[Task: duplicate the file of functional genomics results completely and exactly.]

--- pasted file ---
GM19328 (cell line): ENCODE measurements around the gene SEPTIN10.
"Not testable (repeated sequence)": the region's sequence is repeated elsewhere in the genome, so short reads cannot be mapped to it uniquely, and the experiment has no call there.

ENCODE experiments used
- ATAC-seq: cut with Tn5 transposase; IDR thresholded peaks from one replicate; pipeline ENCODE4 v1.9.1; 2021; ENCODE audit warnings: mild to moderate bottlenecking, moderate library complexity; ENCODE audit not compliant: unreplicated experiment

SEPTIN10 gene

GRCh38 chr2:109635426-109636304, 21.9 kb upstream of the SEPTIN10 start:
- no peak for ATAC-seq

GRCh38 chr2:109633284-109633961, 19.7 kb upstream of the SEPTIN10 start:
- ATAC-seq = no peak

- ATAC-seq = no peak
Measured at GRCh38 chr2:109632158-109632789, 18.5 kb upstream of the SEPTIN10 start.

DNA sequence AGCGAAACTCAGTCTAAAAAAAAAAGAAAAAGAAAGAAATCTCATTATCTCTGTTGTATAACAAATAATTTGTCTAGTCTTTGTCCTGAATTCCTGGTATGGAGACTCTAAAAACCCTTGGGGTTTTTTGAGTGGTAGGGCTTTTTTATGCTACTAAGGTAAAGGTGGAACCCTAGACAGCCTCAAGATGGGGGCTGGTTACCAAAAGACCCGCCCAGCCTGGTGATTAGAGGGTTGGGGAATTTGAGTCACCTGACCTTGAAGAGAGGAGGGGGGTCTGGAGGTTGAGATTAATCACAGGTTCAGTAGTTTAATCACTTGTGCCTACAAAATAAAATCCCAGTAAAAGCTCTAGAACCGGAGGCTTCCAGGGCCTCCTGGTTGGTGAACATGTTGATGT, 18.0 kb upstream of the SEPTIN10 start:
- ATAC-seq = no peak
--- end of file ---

GM19328 (cell line): ENCODE measurements around the gene SEPTIN10.
"Not testable (repeated sequence)": the region's sequence is repeated elsewhere in the genome, so short reads cannot be mapped to it uniquely, and the experiment has no call there.

ENCODE experiments used
- ATAC-seq: cut with Tn5 transposase; IDR thresholded peaks from one replicate; pipeline ENCODE4 v1.9.1; 2021; ENCODE audit warnings: mild to moderate bottlenecking, moderate library complexity; ENCODE audit not compliant: unreplicated experiment

SEPTIN10 gene

GRCh38 chr2:109635426-109636304, 21.9 kb upstream of the SEPTIN10 start:
- no peak for ATAC-seq

GRCh38 chr2:109633284-109633961, 19.7 kb upstream of the SEPTIN10 start:
- ATAC-seq = no peak

- ATAC-seq = no peak
Measured at GRCh38 chr2:109632158-109632789, 18.5 kb upstream of the SEPTIN10 start.

DNA sequence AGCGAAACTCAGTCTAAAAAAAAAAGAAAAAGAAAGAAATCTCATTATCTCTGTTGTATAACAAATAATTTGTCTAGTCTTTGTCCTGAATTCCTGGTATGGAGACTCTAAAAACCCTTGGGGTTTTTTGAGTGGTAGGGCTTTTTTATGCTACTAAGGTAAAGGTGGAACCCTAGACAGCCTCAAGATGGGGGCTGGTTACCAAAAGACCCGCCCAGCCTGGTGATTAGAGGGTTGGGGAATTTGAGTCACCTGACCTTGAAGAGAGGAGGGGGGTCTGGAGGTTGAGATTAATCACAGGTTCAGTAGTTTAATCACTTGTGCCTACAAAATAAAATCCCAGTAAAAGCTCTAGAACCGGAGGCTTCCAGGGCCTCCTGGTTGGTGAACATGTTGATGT, 18.0 kb upstream of the SEPTIN10 start:
- ATAC-seq = no peak